SUVs

2019 Honda Talon first drive review: A hard-core adventure buggy

Honda's first sport side-by-side is an off-road terror.

Honda

I'm no stranger to Honda automobiles. My first car was a Prelude, my current track car is an S2000 and I've got an Accord with 318,000 miles on the clock that I use as a daily beater. I've driven all manner of Hondas over the years, for work and for play. But I've never been in one like this before.

It goes without saying, but driving the 2019 Talon off-road near St. George, Utah, is a very different kind of Honda experience. It's different in a good way -- a wildly entertaining first crack at the Honda powersport product range that includes motorcycles, scooters and ATVs.

Family resemblance

Designers penned the Talon's exterior with Honda's CRF family of dirt bikes in mind, resulting in a high beltline, functional shrouds and side vents that all work well on the plastic bodywork. The body is overlaid on a one-piece, powder-coated frame that all gets caked in dirt and mud as I blast through the trails in Sand Hollow State Park.

Inside, comfort is the focus, beginning with automotive-grade, steel-frame seats that feature comfy cushions. These cushy seats are greatly appreciated as I blast over the violent mounds scattered throughout the drive route, and a tilt steering wheel offers adjustability to help me find the perfect seating position. People riding shotgun aren't forgotten, either, with an adjustable passenger grab handle and two-level floor with raised sides for easy leg bracing, which helps them remain in place when you're speeding over rough terrain.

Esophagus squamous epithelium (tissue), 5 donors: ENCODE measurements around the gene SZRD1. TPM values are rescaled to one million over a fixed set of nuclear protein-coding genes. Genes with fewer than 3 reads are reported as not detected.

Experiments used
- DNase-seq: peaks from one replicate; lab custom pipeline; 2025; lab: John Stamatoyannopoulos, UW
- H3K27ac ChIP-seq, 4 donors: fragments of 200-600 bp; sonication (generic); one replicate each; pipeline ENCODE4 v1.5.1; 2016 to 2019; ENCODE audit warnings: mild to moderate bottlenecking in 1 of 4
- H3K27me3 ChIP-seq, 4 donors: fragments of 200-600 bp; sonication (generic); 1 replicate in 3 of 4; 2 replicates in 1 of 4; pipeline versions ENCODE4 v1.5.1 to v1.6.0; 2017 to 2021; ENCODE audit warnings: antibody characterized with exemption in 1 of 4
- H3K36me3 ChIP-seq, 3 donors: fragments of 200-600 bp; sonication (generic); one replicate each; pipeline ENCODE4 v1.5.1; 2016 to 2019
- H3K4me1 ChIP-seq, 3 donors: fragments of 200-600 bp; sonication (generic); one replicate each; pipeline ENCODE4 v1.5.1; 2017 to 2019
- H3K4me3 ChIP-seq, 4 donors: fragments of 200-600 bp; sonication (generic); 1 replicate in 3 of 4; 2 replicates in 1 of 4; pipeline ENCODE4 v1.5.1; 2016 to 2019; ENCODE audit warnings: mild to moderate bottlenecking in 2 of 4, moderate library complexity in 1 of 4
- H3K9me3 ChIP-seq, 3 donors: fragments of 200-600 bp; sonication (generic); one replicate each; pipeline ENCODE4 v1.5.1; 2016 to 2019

For convenience, the Talon's cabin boasts a couple of center stack cubbies, cup holders capable of holding 30-ounce tumblers and a glove compartment to keep important items safe and dry. Around back, the trunk area is big enough to strap in a cooler or a spare tire just in case you suffer a flat out in the middle of nowhere.

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Dual-clutch delight

Powering the Talon is 999-cc inline two-cylinder engine with 104 horsepower. But the big news is the six-speed dual-clutch gearbox -- technology borrowed from the road car side of the Honda shop. The Honda-built gearbox is the first of its kind to be available on a sport side-by-side; the majority of the Talon's competitors use continuously variable transmissions. The dual-clutch 'box has two automatic modes -- Drive and Sport -- as well as a manual function with steering column-mounted paddle shifters.

With the I-4WD system, the Talon can be operated in two- or four-wheel drive modes with a torque-biasing front differential, traction control, and hill start assist to make off-road motoring a bit easier.

Activating four-wheel drive requires only a press of a center stack rocker switch. Rolling onto the throttle results in smooth launches with power getting livelier as the revs climb. I hit roughly 50 miles per hour over open sand. This might not seem like a lot, but 50 mph feels incredibly quick in a vehicle this small and without a windshield, not to mention a screaming engine nestled behind me.

Blasting through the sand at 50 mph in the Talon feels downright fast.

Honda